Critical Review of Chapter Five

Critical Review of Chapter Five In Chapter 5, “Race, Crime and the Administration of Justice: A Summary of the Available Facts,” Christopher Stone summarizes current statistics about the arrest rates, charges, and criminal incarcerations of people of various ethnicities. He reviewed statistics concerning white, black, Hispanic, Native American and Asian American individuals and came up with the following conclusions: law enforcement officers are biased against blacks and Hispanic offenders the most, tend to downplay intra-racial crime, and are not as ethnically diverse as the population would indicate.

He also concluded that the justice system incarcerated blacks the most, sentenced blacks to death the most, and also tended to downplay intra- racial crime. Basically, Stone proves the point that statisticians have argued for years, that being that anyone can make statistics say anything. Basically Stone cites statistics that everyone has seen before and few dispute. The problem comes in the convergence of statistics into fact, as the subtitle of this chapter suggests. The first issue comes on the second page when he gives his three caveats to the premise that high victimization rates also have high offending rates.

First he notes that most crime is committed by whites. Second he notes that the ever prevalence rate is equal across race, and third he offers that community conditions are the main reasons that some groups have more instances of crime. According to the Bureau of Justice Statistics, the incidence of victimization based on blacks and whites reporting from 1973 to 2003 shows that the difference between black and white victimization has steadily converged with blacks suffering only about two more incidents per 1,000 people than whites (Serious Violent Crime Rates Declined, 2005).

This alone shows that the rate of victimization does not vary much between blacks and whites, as previously thought, and that crime rates are decreasing for both blacks and whites. One of Stone’s statements in particular should bother statisticians of all races. He says on page 62 of the chapter of white’s committing the most crime, “Their offending rates may be low, but there are so many of them that they still manage to commit most of the crime. ” He is basically saying that among ten whites of whom three are criminals is statistically more significant than if there are two blacks and both of them are criminals.

Without converting this to a percentage, the statistics he presents are misleading and self-serving. Next, Stone lauds the use of the “ever prevalence rate” brings all races equal among young adults. This ever prevalence rate only asks individuals if they have committed a certain crime ONCE by a certain age. It makes no statement about recidivism nor circumstances. A young person who has tried shoplifting once and never again is criminally less worrisome than a young person who steals regularly.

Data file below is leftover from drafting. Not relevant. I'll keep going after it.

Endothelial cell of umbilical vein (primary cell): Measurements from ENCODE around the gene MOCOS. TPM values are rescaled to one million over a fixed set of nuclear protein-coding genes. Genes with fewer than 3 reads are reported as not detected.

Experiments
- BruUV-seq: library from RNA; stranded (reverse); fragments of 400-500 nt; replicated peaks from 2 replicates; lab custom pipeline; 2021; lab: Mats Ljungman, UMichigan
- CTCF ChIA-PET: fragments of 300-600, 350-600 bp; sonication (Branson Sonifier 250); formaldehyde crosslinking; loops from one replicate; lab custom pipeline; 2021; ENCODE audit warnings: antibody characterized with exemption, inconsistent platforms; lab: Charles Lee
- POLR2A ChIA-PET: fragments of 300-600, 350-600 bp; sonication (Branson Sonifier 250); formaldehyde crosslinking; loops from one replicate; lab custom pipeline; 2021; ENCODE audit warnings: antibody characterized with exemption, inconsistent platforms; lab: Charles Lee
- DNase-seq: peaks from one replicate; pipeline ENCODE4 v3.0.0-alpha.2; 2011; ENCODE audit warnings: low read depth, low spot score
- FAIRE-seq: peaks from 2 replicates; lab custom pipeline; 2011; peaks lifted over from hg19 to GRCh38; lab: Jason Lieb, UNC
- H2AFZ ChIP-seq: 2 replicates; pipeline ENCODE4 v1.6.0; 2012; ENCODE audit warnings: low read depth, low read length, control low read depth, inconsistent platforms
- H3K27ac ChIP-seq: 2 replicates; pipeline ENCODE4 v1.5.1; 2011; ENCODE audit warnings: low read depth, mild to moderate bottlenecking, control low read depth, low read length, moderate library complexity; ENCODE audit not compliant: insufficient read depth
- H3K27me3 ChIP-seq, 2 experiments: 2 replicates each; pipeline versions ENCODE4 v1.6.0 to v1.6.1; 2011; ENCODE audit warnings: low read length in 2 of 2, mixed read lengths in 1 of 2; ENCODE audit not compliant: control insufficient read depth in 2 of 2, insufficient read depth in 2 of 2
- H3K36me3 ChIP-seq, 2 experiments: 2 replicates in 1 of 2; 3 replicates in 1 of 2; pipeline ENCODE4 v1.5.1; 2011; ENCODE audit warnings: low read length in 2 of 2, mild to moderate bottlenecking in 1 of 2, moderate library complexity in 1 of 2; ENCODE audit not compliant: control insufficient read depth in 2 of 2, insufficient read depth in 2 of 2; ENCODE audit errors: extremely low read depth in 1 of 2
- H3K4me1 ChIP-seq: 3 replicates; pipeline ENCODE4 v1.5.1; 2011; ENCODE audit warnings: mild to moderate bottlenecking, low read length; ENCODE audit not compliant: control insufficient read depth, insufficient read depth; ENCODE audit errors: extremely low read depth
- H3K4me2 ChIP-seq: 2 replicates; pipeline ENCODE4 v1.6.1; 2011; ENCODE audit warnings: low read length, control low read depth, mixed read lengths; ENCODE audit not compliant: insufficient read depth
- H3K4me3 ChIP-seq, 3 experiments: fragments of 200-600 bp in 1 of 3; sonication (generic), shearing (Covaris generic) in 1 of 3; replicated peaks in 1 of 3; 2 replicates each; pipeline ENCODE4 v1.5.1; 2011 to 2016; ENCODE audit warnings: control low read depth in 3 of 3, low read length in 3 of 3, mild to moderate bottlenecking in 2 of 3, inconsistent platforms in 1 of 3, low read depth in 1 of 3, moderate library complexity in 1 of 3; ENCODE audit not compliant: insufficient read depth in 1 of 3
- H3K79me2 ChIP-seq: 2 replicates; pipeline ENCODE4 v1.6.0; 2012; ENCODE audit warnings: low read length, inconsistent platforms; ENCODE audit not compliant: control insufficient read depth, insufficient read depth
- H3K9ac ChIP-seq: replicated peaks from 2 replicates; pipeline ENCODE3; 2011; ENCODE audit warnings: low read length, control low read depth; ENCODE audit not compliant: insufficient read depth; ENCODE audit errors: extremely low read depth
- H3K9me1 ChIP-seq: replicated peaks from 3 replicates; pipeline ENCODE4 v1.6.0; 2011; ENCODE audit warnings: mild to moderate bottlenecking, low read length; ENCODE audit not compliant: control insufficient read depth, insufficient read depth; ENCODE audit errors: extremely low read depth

On a more serious level, a young person who kills once via vehicular homicide is less worrisome than a person who has killed multiple times. Another problem here is the disregard for any type of risk factor. In discussing ever prevalence rates, the Report of the Surgeon General indicates, “The bulk of the research that has been done on risk factors identifies and measures their predictive value separately, without taking into account the influence of other risk factors. More important than any individual factor, however, is the accumulation of risk factors” (Chapter 4, 2001).

Using the ever prevalence rate is extremely limiting in its scope of information, therefore allowing for wide avenues of interpretation. Finally, Stone admits his own flaw with the third caveat. He admits that “researchers cannot find white communities to compare to the most disadvantaged urban communities” (62). Without a basis of comparison, the facts exist in a vacuum and therefore cannot be used to compare crime rates. Using statistics to prove bias among police officers is a dangerous venture.

First, Stone never gives any racial identification to the police officers he cites in his chapter. Are we to assume all police officers who searched the black men’s cars were white? What if any of them were female? These numbers are necessary to make a valid determination. Beyond this, statistics can be used to prove virtually any outcome. For example, the Bureau of Justice Statistics issued a study that presented a study on hate crimes. They determined that of the 210,000 hate crimes, the majority are perpetrated by blacks. The study reveals, “While race is, by far, the No.

1 factor cited as the reason for hate crimes, blacks are slightly less likely to be victims and far more likely to be perpetrators, the statistics show” (Farrah, 2006). What does this mean? It is impossible to tell. Studies of race and prejudice in the police and justice systems are important, but mere statistics to net tell the story. Interpretation of these statistics, the related factors, and realization of biased opinions on the parts of the respondents must all be analyzed. Stone does not do that in his chapter; thus the statistics he gathers are far from facts!

References Chapter 4: Risk Factors for Youth Violence. (2001). Youth Violence: A Report of the Surgeon General. Fall, Available from : http://www. surgeongeneral. gov/library/youthviolence/ chapter4/sec1. html Farah, Joseph. (2006). Hate crime victims: Young, poor, white. ” WorldNetDaily. com. February Available from http://www. worldnetdaily. com/news/article. asp? ARTICLE_ID=48898 Serious violent crime rates declined in recent years for both blacks and whites. (2005). Bureau of Justice Statistics. Available from: http://www. ojp. usdoj. gov/bjs/ glance/race. htm